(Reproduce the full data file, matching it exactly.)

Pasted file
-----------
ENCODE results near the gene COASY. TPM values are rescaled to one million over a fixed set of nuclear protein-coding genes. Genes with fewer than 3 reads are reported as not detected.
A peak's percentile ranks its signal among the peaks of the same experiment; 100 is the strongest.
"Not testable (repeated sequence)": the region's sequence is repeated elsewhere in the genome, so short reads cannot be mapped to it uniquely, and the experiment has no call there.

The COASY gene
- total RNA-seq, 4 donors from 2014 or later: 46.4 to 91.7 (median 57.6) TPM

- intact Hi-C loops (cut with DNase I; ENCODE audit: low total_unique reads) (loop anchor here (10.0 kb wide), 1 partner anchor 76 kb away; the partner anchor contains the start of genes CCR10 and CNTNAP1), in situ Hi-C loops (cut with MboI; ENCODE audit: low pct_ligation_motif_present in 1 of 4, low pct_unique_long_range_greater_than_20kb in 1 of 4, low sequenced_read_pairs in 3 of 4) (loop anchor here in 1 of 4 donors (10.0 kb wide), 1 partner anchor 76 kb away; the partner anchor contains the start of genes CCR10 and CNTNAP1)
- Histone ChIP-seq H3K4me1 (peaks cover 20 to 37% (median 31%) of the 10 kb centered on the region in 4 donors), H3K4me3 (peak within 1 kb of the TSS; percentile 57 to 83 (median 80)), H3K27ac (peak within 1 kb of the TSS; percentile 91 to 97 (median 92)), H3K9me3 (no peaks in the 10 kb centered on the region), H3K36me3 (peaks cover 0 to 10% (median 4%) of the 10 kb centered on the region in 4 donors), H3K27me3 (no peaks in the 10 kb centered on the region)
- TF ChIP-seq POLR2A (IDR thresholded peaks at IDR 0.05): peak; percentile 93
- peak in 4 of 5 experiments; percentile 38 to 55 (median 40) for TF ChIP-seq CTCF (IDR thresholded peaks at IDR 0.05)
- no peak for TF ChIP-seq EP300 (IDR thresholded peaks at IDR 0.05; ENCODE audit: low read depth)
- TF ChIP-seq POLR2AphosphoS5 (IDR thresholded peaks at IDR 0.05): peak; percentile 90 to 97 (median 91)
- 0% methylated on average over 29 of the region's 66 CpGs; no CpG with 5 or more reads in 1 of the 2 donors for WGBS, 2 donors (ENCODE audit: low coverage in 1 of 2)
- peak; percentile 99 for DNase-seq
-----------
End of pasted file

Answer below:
ENCODE results near the gene COASY. TPM values are rescaled to one million over a fixed set of nuclear protein-coding genes. Genes with fewer than 3 reads are reported as not detected.
A peak's percentile ranks its signal among the peaks of the same experiment; 100 is the strongest.
"Not testable (repeated sequence)": the region's sequence is repeated elsewhere in the genome, so short reads cannot be mapped to it uniquely, and the experiment has no call there.

The COASY gene
- total RNA-seq, 4 donors from 2014 or later: 46.4 to 91.7 (median 57.6) TPM

- intact Hi-C loops (cut with DNase I; ENCODE audit: low total_unique reads) (loop anchor here (10.0 kb wide), 1 partner anchor 76 kb away; the partner anchor contains the start of genes CCR10 and CNTNAP1), in situ Hi-C loops (cut with MboI; ENCODE audit: low pct_ligation_motif_present in 1 of 4, low pct_unique_long_range_greater_than_20kb in 1 of 4, low sequenced_read_pairs in 3 of 4) (loop anchor here in 1 of 4 donors (10.0 kb wide), 1 partner anchor 76 kb away; the partner anchor contains the start of genes CCR10 and CNTNAP1)
- Histone ChIP-seq H3K4me1 (peaks cover 20 to 37% (median 31%) of the 10 kb centered on the region in 4 donors), H3K4me3 (peak within 1 kb of the TSS; percentile 57 to 83 (median 80)), H3K27ac (peak within 1 kb of the TSS; percentile 91 to 97 (median 92)), H3K9me3 (no peaks in the 10 kb centered on the region), H3K36me3 (peaks cover 0 to 10% (median 4%) of the 10 kb centered on the region in 4 donors), H3K27me3 (no peaks in the 10 kb centered on the region)
- TF ChIP-seq POLR2A (IDR thresholded peaks at IDR 0.05): peak; percentile 93
- peak in 4 of 5 experiments; percentile 38 to 55 (median 40) for TF ChIP-seq CTCF (IDR thresholded peaks at IDR 0.05)
- no peak for TF ChIP-seq EP300 (IDR thresholded peaks at IDR 0.05; ENCODE audit: low read depth)
- TF ChIP-seq POLR2AphosphoS5 (IDR thresholded peaks at IDR 0.05): peak; percentile 90 to 97 (median 91)
- 0% methylated on average over 29 of the region's 66 CpGs; no CpG with 5 or more reads in 1 of the 2 donors for WGBS, 2 donors (ENCODE audit: low coverage in 1 of 2)
- peak; percentile 99 for DNase-seq